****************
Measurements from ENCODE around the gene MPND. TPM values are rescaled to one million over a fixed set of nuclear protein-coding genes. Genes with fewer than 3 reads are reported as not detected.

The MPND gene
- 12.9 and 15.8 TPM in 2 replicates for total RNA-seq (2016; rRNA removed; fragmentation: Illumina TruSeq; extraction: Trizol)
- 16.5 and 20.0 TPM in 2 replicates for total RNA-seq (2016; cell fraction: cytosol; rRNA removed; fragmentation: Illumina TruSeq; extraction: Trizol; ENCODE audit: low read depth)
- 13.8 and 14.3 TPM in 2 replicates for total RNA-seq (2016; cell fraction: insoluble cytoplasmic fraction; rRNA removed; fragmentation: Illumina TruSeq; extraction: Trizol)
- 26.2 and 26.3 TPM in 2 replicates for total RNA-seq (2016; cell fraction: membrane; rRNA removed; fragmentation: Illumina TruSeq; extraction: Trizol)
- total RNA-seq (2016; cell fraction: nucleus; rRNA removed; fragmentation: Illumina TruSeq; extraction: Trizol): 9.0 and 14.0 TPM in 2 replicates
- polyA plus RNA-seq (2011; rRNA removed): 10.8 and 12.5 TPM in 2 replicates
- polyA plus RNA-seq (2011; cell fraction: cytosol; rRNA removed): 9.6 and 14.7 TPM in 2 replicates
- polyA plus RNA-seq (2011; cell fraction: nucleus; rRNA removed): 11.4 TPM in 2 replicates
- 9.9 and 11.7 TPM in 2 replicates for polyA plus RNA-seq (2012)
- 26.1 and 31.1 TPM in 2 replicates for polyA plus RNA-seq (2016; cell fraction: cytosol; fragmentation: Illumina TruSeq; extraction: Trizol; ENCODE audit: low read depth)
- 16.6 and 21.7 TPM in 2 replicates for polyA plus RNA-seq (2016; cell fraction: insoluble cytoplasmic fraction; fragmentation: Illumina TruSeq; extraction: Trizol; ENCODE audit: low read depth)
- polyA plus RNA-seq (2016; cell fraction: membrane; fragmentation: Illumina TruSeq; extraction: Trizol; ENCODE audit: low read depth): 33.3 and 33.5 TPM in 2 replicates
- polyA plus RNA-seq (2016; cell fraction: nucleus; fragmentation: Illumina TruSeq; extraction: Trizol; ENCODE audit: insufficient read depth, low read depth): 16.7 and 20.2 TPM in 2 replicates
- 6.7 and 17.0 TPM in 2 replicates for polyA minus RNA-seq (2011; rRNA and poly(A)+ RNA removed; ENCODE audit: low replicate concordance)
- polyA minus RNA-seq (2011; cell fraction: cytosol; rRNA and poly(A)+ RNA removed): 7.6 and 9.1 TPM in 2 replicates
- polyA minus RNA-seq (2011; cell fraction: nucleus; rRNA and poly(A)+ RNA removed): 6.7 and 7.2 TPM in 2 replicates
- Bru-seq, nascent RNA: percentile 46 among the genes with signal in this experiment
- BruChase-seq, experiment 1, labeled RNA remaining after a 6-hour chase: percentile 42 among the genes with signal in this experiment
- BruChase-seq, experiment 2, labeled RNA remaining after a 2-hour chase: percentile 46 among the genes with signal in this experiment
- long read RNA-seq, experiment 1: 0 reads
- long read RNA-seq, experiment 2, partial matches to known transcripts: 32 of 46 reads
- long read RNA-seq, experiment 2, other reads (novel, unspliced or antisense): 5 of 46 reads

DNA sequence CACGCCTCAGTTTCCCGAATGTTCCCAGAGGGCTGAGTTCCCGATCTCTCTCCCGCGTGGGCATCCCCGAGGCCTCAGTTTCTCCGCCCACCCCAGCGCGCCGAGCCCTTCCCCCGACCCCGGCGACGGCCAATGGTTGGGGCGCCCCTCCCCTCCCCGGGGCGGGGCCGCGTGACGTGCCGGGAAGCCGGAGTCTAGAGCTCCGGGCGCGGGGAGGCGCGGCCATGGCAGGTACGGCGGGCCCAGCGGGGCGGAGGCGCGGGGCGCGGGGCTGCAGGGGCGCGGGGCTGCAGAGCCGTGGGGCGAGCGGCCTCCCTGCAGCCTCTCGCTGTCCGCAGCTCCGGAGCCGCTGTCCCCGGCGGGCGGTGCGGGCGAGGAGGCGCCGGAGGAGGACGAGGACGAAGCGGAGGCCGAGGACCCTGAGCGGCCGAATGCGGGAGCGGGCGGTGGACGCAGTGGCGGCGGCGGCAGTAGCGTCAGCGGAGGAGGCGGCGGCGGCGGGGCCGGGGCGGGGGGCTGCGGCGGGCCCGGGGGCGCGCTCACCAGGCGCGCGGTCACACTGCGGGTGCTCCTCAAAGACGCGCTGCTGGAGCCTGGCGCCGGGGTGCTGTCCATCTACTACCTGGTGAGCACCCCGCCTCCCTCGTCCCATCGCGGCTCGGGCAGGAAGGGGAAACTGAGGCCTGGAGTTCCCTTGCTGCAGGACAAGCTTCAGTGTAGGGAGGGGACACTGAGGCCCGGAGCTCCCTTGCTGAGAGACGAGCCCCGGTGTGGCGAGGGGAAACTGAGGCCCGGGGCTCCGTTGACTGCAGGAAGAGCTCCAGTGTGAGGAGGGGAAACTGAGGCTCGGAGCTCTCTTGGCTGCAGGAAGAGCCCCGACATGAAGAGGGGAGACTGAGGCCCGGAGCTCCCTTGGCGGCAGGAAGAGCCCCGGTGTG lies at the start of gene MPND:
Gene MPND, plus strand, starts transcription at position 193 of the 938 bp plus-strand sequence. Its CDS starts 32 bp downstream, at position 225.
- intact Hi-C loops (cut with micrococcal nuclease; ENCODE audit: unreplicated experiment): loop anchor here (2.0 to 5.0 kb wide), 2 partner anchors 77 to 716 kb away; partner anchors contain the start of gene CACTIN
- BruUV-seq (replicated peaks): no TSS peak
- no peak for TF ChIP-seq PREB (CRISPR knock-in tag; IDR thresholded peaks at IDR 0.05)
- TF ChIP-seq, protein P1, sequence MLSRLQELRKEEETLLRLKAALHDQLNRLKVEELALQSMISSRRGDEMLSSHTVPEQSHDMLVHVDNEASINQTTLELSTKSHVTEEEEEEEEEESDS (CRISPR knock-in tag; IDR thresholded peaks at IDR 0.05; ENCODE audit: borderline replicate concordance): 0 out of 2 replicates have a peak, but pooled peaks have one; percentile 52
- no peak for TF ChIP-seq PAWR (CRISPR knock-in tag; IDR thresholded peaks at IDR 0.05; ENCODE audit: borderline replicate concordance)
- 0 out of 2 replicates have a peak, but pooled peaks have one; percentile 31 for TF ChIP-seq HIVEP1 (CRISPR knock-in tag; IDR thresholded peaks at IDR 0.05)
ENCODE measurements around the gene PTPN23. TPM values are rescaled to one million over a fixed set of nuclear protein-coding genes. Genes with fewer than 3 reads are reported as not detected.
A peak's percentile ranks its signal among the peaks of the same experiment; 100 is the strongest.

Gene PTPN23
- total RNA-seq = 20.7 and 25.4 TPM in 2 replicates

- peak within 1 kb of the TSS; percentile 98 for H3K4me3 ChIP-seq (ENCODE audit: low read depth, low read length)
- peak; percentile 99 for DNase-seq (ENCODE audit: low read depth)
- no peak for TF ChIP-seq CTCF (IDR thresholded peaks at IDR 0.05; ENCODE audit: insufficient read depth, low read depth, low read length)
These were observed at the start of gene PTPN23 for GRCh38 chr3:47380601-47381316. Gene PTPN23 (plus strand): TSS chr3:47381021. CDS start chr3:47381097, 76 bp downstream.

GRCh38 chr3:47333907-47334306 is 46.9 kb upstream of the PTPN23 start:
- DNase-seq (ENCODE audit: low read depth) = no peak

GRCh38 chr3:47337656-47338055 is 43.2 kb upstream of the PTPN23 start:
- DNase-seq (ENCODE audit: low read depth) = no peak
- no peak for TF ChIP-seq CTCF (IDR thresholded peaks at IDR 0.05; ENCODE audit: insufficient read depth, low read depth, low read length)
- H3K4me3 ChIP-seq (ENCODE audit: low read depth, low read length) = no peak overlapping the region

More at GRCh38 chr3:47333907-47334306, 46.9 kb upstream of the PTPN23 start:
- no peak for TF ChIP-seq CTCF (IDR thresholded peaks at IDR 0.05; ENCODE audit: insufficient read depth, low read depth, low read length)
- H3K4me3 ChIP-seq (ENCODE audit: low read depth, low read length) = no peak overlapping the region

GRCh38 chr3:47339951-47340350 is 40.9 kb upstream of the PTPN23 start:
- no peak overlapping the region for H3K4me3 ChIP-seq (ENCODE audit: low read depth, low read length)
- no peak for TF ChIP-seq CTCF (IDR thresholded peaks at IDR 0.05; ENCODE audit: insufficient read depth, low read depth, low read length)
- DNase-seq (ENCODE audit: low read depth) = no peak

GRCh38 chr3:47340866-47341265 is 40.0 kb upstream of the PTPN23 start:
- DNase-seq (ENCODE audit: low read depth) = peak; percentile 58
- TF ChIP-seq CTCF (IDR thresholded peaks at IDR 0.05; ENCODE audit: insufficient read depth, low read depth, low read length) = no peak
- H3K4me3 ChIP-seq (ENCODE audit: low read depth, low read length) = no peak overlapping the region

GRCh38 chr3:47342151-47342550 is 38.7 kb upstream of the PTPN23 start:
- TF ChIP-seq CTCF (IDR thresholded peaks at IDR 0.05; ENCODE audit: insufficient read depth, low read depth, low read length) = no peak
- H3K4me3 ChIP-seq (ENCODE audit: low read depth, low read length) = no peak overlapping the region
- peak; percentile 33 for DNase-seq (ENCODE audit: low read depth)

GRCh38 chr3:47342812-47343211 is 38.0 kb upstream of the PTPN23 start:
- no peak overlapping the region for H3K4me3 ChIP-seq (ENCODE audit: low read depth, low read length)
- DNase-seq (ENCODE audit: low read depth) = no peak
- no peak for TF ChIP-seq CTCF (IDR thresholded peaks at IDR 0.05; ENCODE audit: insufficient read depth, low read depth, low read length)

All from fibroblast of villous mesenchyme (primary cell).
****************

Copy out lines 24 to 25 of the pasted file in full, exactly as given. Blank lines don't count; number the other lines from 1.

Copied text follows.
- long read RNA-seq, experiment 2, other reads (novel, unspliced or antisense): 5 of 46 reads

DNA sequence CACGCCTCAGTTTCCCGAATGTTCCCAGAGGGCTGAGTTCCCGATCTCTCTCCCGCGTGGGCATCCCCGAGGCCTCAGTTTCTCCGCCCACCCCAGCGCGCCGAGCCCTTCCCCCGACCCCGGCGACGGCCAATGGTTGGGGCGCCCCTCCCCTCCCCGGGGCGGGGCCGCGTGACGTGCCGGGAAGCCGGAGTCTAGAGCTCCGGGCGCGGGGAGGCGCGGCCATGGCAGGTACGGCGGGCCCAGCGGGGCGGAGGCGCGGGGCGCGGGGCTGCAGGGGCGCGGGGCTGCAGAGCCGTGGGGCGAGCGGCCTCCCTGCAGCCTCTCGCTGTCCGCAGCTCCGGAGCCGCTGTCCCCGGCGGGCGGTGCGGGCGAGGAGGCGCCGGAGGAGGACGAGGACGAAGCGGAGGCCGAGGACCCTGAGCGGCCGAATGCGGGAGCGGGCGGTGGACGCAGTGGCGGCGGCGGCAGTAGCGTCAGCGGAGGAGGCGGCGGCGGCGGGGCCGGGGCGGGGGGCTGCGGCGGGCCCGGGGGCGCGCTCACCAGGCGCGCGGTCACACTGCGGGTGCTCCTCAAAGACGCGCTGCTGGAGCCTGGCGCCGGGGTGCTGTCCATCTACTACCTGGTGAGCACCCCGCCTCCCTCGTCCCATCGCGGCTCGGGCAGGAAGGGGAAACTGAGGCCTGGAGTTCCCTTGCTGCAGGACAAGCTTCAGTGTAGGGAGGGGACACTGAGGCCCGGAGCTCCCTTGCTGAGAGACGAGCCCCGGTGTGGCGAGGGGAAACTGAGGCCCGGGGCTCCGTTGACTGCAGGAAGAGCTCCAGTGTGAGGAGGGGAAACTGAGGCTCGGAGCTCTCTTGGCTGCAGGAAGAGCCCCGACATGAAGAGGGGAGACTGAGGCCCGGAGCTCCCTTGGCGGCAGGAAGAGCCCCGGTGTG lies at the start of gene MPND: